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Kim Stallwood, Growl: Life Lessons, Hard Truths, and Bold Strategies from an Animal Advocate

Lantern Books, 2014; 300pp; £16.99

ImageFor 40 years, Kim Stallwood (sometimes known as ‘The Grumpy Vegan’) has been an active animal advocate. Growl combines autobiography, social history and an exploration of the philosophy and practice of animal rights. It is an engaging and readable book which made me draw parallels with other areas of nonviolent campaigning.After working in a chicken slaughterhouse, Stallwood became a vegetarian in 1974, aged 19. Two years later he became a fully-fledged vegan. Unlike today, when all supermarkets stock soya milk and dairy-free meals, being a vegan in 1976 took dedication and meant journeys to London’s Chinatown for tofu, as well as endless creativity with Sosmix.

Soon after becoming vegan, the author began to engage with animal rights campaigning groups and his career as an activist, organiser, independent scholar and archivist began.

Stallwood worked for Compassion In World Farming (CIWF) and the British Union for the Abolition of Vivisection (BUAV) – transforming it from a staid organisation into a hotbed of radical activism – before moving to the US to campaign with People for the Ethical Treatment of Animals (PETA).

The four key values that are examined in Growl are compassion, truth, nonviolence and justice – values which are shared by most Peace News readers and anti-war campaigners. The author explores these themes and his own journey to becoming a genuinely compassionate activist. One of the concepts discussed in the book is that of ‘The Misanthropic Bunker’ (a place I‘m sure all passionate campaigners have some experience of). Stallwood describes it as a place of anger and hatred that vegans retreat to when the world of unremitting violence towards other animals becomes too much to cope with: “We’ll never achieve animal rights,” he tells himself. “Speciesism will never end. Animal rights will never be accomplished in my lifetime.”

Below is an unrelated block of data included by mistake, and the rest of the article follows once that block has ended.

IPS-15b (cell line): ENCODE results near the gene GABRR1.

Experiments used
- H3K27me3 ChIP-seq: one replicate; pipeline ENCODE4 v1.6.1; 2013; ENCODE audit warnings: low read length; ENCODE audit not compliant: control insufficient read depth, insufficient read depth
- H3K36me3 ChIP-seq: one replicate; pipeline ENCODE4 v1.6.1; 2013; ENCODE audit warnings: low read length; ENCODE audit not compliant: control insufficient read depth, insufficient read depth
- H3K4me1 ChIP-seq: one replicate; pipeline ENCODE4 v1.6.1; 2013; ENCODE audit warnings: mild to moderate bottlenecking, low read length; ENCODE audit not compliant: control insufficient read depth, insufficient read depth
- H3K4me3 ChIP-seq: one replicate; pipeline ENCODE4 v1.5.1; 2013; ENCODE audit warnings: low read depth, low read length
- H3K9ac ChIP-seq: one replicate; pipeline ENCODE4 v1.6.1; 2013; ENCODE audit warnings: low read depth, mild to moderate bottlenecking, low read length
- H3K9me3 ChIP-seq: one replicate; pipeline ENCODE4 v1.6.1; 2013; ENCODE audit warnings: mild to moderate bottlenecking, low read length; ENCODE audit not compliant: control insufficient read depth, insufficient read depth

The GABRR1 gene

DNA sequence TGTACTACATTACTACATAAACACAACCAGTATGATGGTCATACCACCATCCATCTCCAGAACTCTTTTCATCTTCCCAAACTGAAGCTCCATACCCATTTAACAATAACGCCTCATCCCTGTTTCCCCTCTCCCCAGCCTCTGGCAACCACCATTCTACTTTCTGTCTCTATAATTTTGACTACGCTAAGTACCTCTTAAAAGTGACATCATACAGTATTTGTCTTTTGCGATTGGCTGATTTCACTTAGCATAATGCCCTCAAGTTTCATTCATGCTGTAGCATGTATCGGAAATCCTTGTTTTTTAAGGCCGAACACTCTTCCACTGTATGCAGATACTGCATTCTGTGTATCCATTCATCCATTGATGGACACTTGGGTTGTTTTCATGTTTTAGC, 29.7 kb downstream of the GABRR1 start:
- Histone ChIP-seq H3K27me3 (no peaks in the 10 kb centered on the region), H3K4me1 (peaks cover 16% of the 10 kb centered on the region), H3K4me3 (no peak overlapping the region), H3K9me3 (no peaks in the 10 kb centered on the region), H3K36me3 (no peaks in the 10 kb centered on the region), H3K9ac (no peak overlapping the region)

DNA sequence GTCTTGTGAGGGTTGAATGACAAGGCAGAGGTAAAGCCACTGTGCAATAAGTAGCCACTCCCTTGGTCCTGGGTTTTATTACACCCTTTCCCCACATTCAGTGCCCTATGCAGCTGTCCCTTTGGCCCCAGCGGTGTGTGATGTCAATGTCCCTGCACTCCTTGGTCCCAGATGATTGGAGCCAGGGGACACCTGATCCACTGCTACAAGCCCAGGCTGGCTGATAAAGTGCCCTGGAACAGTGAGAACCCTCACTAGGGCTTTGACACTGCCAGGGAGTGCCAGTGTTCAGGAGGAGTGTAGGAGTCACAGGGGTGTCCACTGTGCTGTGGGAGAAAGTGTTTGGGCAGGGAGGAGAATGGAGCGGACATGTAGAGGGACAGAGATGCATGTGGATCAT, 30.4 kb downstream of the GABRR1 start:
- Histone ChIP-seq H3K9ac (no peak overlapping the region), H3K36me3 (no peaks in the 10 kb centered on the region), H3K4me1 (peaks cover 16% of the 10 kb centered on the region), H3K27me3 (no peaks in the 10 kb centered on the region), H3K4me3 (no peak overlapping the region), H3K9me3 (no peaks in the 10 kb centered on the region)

Over the years, Stallwood learns that whilst there is a need for the misanthropic bunker to hide in once in a while, the way to avoid being consumed by hatred and intolerance is to exercise compassion and be kind to ourselves – and other humans – as well as to the non-human animals he campaigns on behalf of.

He explores a scenario where his pre-vegan self, ‘Kim the Chef’, is confronted outside the slaughterhouse by ‘Kim the Vegelical’ – waving a ‘Meat is Murder’ placard and shouting angry slogans: ‘In spite of their proximity and the fact that the conscience of Kim the Chef might have been unwittingly stirred by Kim the Vegelical’s protest, neither Kim is actually communicating with or seeing the other.’

However, Stallwood doesn’t dismiss angry protest as useless: ‘Remember. Compassion doesn’t have to be passive or even polite; compunction sometimes requires a rude awakening. Moral shocks are, by their very nature, unwelcome.’

While in his first job, at CIWF, Stallwood learns the importance of combining short-term goals with long-term objectives – CIWF’s goals are to end factory farming and promote ways to produce food that feed people directly. These pragmatic aims are not exclusive to vegans, but engaging with this campaign is often the first step to giving up eating animal flesh and becoming an animal advocate.

Throughout his long career as an animal campaigner, Stallwood has learned from the successes and failures of human rights campaigns. And 40 years of campaigning means that there are lessons to be learned – and experience to be fed back into the wider sphere of nonviolent action, making this an excellent resource for any nonviolent campaigner.

Topics: Animal Rights